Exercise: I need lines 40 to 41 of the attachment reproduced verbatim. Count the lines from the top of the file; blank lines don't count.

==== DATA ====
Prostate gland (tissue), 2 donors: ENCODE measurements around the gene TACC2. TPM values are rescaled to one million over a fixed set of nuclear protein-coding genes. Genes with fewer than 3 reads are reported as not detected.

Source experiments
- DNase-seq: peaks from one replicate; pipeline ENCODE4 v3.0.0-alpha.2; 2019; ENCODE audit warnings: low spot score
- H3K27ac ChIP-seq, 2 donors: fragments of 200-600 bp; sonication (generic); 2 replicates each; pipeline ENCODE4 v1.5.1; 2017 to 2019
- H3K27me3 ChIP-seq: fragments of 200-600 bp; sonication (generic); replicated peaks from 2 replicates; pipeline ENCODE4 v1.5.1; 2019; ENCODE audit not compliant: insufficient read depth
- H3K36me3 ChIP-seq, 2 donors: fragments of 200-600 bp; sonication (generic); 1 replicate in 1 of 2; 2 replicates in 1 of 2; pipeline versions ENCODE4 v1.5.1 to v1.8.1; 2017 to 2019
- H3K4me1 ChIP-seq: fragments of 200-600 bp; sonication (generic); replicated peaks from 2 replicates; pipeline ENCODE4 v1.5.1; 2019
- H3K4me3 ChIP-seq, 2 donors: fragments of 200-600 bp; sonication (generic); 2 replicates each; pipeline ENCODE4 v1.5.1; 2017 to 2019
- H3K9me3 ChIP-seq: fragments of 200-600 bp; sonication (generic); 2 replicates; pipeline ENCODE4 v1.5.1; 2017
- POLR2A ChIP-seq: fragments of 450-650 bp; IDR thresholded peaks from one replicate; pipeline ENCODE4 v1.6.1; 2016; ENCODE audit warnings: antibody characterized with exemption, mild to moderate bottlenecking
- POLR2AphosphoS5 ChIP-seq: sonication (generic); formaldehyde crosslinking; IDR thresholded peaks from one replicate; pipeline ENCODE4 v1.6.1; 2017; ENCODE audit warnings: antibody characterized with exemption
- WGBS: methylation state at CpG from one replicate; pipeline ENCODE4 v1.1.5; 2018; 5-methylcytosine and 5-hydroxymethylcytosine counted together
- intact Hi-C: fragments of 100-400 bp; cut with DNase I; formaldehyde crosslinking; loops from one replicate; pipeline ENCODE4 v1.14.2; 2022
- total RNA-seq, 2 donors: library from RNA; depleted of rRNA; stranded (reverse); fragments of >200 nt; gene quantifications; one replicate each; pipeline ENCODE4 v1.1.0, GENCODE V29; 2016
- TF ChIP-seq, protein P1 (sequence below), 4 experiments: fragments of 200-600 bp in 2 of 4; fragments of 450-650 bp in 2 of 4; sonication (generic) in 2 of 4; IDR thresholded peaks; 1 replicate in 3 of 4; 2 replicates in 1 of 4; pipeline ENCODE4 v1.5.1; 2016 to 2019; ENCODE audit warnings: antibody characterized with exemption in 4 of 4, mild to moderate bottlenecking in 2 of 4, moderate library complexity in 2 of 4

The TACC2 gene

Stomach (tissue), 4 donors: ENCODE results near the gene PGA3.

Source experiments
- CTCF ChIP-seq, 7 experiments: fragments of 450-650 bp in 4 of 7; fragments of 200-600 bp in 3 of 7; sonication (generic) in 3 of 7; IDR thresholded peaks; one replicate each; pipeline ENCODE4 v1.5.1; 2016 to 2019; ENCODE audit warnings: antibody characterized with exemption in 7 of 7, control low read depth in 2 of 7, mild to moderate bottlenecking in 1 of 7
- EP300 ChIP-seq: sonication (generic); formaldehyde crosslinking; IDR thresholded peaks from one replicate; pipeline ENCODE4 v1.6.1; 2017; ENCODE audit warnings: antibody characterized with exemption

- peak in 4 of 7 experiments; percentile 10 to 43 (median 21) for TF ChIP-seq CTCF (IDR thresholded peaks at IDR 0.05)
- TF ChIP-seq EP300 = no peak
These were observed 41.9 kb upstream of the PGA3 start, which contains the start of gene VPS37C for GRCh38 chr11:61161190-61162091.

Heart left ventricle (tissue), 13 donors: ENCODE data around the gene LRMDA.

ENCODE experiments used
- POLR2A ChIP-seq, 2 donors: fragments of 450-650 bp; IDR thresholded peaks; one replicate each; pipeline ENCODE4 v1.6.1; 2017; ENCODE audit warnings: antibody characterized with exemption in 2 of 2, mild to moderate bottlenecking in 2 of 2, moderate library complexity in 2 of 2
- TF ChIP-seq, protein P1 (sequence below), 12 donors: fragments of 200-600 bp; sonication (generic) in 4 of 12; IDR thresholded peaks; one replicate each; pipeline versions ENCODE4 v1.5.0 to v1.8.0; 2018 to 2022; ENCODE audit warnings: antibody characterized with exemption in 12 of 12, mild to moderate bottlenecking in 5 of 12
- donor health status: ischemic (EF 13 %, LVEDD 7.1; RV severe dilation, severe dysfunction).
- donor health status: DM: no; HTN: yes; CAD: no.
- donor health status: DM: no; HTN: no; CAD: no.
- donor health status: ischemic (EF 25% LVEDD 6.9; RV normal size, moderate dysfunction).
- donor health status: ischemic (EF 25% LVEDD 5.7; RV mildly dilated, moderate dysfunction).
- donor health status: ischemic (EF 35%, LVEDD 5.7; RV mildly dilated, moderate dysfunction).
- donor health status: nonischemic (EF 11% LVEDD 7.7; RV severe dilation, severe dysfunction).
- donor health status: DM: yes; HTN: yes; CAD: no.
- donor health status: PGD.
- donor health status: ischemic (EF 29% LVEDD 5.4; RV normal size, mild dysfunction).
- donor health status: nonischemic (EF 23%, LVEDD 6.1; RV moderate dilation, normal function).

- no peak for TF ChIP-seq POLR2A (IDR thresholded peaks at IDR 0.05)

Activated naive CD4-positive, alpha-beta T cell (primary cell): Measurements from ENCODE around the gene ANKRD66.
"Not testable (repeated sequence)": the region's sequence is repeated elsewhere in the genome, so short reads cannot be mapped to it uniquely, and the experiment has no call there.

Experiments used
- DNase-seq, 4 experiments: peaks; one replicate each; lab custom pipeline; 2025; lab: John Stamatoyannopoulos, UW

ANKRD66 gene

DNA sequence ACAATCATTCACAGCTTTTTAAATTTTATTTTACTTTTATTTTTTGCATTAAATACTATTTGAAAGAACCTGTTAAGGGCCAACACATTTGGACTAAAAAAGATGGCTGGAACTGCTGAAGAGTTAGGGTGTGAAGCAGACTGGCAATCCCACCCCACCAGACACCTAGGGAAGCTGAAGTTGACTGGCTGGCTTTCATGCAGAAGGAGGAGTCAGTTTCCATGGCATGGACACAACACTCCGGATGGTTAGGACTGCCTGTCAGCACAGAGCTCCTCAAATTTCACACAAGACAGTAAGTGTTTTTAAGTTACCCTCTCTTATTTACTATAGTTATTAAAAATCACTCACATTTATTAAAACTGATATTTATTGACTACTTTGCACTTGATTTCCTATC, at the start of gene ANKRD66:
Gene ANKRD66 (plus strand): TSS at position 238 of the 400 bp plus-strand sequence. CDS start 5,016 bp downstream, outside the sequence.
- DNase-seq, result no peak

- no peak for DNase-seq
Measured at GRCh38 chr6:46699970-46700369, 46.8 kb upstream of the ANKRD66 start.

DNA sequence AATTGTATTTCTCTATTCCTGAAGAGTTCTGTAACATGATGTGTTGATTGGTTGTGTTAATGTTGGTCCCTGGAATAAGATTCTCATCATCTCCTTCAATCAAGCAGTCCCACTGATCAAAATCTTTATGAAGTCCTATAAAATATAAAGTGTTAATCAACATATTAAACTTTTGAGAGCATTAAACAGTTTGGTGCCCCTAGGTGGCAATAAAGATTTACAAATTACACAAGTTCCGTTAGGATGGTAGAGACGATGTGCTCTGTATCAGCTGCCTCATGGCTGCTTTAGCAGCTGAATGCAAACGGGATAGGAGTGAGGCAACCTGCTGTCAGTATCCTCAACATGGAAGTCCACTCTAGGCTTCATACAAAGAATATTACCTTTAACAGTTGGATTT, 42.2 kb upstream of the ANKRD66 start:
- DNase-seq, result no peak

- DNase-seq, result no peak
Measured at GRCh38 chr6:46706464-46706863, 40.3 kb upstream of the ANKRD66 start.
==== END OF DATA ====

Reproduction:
Activated naive CD4-positive, alpha-beta T cell (primary cell): Measurements from ENCODE around the gene ANKRD66.
"Not testable (repeated sequence)": the region's sequence is repeated elsewhere in the genome, so short reads cannot be mapped to it uniquely, and the experiment has no call there.